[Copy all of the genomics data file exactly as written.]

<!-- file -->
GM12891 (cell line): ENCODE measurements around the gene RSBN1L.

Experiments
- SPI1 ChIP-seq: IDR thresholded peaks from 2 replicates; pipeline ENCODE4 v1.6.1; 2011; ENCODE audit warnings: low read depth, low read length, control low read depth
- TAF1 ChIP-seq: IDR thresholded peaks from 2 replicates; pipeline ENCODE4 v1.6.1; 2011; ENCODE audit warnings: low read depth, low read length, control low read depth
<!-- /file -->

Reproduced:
GM12891 (cell line): ENCODE measurements around the gene RSBN1L.

Experiments
- SPI1 ChIP-seq: IDR thresholded peaks from 2 replicates; pipeline ENCODE4 v1.6.1; 2011; ENCODE audit warnings: low read depth, low read length, control low read depth
- TAF1 ChIP-seq: IDR thresholded peaks from 2 replicates; pipeline ENCODE4 v1.6.1; 2011; ENCODE audit warnings: low read depth, low read length, control low read depth